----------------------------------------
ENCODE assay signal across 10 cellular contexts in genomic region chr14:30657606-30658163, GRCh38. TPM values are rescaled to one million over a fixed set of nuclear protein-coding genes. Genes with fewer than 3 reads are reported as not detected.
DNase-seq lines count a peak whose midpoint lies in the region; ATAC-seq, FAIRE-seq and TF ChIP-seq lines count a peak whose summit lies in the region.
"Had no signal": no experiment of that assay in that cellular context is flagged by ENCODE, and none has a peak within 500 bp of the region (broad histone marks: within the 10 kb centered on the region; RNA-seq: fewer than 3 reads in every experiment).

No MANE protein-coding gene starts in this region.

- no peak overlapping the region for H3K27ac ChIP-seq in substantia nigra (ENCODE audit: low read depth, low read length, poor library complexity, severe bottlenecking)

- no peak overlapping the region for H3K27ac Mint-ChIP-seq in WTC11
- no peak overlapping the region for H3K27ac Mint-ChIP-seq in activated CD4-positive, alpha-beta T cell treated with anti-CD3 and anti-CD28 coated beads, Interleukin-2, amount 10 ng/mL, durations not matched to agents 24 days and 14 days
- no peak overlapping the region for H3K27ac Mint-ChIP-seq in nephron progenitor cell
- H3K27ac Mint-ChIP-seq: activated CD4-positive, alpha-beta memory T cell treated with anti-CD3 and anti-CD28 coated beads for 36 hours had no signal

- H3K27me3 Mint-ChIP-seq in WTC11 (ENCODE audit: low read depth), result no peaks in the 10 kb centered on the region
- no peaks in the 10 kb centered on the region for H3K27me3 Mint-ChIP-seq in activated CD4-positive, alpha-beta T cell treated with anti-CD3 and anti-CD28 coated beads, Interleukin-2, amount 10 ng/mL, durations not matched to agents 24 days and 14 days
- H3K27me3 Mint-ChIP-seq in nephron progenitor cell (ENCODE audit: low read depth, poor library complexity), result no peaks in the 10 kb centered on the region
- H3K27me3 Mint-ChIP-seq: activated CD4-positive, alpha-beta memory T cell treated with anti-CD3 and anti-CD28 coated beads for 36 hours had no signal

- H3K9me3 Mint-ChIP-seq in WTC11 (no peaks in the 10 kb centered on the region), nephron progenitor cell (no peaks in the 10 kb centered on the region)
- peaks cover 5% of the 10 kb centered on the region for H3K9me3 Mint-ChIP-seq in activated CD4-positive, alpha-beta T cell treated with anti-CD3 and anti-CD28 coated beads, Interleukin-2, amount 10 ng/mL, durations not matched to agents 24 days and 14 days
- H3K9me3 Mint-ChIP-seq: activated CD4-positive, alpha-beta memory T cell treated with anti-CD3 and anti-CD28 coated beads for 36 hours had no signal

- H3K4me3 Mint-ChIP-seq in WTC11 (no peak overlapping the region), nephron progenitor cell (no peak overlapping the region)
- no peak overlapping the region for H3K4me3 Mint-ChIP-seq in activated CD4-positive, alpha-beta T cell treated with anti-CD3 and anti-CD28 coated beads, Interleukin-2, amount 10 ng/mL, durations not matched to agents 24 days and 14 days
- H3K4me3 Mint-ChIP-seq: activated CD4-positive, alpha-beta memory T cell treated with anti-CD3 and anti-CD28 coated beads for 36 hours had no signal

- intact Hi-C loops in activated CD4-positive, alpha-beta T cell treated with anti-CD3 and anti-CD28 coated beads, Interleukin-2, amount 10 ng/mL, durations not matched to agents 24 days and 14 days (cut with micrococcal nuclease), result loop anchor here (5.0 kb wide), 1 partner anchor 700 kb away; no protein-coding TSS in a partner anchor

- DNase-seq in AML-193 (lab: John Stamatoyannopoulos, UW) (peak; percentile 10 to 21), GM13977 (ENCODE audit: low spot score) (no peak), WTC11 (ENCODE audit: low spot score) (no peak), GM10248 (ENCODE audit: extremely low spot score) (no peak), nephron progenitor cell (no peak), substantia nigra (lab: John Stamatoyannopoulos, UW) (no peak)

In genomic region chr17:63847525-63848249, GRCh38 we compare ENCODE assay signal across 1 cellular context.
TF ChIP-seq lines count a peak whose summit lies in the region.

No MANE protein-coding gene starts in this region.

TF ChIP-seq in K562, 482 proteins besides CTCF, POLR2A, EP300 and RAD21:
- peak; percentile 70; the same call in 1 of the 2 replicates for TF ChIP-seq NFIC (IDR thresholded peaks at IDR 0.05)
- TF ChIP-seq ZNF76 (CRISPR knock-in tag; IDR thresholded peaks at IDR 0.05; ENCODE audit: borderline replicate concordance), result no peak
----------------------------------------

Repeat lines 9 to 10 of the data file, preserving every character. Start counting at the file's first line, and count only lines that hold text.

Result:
- H3K27ac Mint-ChIP-seq: activated CD4-positive, alpha-beta memory T cell treated with anti-CD3 and anti-CD28 coated beads for 36 hours had no signal

- H3K27me3 Mint-ChIP-seq in WTC11 (ENCODE audit: low read depth), result no peaks in the 10 kb centered on the region